NASA begins high-stakes repair to Hubble Space Telescope
NASA

NASA begins high-stakes repair to Hubble Space Telescope

NASA engineers are trying to work their magic on the Hubble Space Telescope, which stopped working on June 13 as a result of a problem with the payload computer on board.

After a month of trying, engineers with the space agency were unable to restart the computer — and its backup — so the Hubble team will switch to an alternative power unit on Thursday, according to a NASA statement. If successful, it will take several days to completely return the observatory to normal operations, NASA reported.

The Hubble Telescope has shaped our understanding of the cosmos for over 30 years. It discovered moons orbiting Pluto, and it proved that almost every galaxy has a supermassive black hole at its heart. It also played a pivotal role in the discovery of dark matter — a mysterious substance that can’t be seen.

The payload computer — a NASA Standard Spacecraft Computer-1, or NSSC-1, system — is used to control and coordinate Hubble’s scientific instruments. The computer’s programs also analyze and manipulate the data it collects.

NASA engineers believe the problem is related to the Power Control Unit, or PCU, which ensures a steady voltage supply to the payload computer. The PCU is housed with the payload computer in the Science Instrument Command and Data Handling (SI C&DH) unit.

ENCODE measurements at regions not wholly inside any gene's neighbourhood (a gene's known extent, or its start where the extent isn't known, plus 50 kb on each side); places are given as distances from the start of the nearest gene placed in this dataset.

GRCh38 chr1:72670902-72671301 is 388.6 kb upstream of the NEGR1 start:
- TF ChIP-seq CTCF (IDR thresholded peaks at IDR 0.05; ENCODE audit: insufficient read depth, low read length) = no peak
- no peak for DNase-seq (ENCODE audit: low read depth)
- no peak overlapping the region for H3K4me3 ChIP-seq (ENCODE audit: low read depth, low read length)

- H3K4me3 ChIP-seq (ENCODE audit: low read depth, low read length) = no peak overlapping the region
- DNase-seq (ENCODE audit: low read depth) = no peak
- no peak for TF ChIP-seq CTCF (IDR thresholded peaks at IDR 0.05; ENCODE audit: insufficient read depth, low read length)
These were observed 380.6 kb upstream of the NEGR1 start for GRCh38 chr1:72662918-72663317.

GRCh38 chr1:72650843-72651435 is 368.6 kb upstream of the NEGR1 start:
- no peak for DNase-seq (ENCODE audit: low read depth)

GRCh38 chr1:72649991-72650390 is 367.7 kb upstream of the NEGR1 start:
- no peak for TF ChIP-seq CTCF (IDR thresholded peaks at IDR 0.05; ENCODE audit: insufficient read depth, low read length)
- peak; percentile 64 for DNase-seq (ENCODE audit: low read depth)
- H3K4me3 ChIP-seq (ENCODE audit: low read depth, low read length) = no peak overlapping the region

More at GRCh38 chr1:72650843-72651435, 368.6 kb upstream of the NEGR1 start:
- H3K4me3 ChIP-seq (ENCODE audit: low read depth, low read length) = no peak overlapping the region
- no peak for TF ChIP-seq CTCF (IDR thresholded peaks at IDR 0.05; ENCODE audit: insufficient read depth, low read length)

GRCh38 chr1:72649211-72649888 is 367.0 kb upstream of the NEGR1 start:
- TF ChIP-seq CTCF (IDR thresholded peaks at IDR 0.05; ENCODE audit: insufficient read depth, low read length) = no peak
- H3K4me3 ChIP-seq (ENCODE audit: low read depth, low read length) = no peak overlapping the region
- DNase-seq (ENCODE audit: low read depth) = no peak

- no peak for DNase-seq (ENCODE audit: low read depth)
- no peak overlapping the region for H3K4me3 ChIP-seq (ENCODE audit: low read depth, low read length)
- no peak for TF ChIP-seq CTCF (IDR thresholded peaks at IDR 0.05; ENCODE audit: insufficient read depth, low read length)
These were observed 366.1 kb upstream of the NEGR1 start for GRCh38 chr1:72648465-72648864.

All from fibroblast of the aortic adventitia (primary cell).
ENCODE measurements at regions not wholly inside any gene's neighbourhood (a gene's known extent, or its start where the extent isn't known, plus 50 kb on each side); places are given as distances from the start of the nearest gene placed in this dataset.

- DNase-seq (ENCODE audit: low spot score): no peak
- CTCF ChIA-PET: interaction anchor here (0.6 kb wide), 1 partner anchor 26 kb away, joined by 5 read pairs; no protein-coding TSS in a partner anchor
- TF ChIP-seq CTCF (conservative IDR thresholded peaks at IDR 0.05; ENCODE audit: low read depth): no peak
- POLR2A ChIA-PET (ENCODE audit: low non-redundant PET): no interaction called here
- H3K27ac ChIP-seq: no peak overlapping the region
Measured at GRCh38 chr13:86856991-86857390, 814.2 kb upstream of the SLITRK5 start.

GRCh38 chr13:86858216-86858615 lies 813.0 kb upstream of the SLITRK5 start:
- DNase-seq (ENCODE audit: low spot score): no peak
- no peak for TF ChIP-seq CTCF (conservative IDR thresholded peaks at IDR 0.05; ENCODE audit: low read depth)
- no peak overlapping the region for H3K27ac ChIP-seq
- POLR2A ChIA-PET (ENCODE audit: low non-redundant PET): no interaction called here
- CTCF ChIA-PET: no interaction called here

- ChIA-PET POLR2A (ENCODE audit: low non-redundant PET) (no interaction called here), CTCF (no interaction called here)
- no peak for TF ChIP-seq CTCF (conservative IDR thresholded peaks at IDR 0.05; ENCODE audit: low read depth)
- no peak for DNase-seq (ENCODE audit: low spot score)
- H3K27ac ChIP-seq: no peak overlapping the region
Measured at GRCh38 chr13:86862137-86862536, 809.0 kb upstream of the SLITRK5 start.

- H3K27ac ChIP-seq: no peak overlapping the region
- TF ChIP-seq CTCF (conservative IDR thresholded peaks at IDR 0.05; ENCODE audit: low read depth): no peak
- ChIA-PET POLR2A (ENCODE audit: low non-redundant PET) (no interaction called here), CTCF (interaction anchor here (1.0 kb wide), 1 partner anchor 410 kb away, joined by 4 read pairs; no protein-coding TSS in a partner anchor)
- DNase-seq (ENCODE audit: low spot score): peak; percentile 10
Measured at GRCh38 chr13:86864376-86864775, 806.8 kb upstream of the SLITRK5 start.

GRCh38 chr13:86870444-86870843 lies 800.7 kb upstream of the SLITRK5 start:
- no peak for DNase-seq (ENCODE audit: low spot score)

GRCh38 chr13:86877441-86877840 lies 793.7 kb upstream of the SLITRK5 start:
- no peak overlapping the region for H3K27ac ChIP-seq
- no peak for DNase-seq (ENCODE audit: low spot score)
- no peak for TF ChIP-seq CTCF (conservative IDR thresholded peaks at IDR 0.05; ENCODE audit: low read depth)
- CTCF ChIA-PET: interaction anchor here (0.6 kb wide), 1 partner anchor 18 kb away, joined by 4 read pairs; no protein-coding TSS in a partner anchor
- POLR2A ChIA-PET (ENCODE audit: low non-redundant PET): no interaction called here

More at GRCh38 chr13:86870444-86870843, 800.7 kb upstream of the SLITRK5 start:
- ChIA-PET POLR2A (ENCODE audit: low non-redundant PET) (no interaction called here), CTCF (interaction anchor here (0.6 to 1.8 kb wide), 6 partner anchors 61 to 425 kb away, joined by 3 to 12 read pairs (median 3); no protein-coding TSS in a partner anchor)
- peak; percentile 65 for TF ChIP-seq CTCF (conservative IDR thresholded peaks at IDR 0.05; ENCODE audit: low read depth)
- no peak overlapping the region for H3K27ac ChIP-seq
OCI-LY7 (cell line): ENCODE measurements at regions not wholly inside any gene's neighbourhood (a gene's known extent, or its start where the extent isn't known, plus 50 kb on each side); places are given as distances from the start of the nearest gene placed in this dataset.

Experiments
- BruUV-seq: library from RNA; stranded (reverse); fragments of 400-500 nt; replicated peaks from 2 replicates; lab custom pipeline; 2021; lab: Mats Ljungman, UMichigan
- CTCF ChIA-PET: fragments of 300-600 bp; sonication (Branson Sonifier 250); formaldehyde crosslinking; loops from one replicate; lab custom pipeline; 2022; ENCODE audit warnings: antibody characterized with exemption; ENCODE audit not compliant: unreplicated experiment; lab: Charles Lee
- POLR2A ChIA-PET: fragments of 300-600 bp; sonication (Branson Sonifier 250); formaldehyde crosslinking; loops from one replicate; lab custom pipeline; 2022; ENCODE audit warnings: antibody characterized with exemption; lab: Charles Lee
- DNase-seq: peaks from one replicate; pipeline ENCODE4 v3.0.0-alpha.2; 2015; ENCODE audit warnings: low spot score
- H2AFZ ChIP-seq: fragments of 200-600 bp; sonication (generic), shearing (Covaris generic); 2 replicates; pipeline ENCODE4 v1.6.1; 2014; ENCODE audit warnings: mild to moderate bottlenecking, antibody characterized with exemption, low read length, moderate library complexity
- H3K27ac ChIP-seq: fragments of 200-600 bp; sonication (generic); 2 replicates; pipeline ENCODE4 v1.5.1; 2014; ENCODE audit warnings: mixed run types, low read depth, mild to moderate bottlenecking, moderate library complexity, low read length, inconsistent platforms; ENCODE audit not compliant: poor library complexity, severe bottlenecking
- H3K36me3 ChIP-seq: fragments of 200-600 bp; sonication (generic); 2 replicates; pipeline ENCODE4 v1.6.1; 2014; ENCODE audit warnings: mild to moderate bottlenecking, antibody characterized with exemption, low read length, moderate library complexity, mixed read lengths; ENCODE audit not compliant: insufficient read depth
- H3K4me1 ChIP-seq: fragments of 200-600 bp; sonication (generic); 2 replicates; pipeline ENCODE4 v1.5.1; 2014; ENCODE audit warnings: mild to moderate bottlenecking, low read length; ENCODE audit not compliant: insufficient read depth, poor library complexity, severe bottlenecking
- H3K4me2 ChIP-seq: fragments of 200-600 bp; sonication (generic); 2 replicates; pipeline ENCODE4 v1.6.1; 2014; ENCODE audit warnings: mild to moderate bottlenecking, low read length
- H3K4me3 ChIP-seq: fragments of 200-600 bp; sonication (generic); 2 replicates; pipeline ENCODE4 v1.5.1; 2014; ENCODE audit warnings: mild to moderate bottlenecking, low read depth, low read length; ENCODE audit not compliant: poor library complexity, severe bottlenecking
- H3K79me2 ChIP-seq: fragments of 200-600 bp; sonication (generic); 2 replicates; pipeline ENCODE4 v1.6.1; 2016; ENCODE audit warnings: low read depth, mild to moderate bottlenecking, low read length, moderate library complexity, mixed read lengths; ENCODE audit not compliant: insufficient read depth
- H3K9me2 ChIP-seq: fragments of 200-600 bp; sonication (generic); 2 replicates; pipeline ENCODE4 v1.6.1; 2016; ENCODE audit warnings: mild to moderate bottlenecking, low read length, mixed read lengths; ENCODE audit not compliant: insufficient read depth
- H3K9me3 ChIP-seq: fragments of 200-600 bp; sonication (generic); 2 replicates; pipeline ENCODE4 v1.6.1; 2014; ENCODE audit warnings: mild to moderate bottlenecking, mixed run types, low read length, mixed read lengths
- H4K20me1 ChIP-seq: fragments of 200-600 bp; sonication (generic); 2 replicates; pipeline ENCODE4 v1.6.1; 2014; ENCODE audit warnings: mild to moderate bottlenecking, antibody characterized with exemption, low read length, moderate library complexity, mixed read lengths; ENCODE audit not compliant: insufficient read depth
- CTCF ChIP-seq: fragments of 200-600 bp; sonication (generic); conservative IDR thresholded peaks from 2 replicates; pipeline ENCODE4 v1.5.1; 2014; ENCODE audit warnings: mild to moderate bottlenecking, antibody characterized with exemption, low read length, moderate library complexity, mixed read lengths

“The team’s analysis suggests that either the voltage level from the regulator is outside of acceptable levels (thereby tripping the secondary protection circuit), or the secondary protection circuit has degraded over time and is stuck in this inhibit state,” according to the NASA statement.

The telescope itself and science instruments remain “healthy and in a safe configuration,” the statement confirmed.

The Hubble Space Telescope, which orbits 340 miles above Earth’s surface, hasn’t always functioned flawlessly. A similar repair was performed in 2008, according to NASA, when another part of the SI C&DH unit failed. A servicing mission in 2009 then replaced the entire SI C&DH unit.

The Space Shuttle was sent up five times to service Hubble. However, the 2009 mission was the most recent — and since the shuttle’s retirement NASA has no way to launch astronauts to the space telescope on a repair mission.

There is a replacement for Hubble in the works. NASA’s James Webb Space Telescope is expected to launch later this year. The large, infrared telescope appears set to become the next great detective in the universe.

But it’s premature to give up on Hubble, said Don Lincoln, a senior scientist at the Fermi National Accelerator Laboratory.

“Astronomers have relied on the instrument for about 30 years. It has generated scientific data leading to countless papers and also gorgeous images that have transfixed the science-interested public. In that sense, an inoperable Hubble would be a devastating loss,” he wrote in an opinion piece for CNN.

“The best-case scenario is one in which both are operating, and we must wait for those clever engineers to work their magic to see if that is possible.”

The-CNN-Wire
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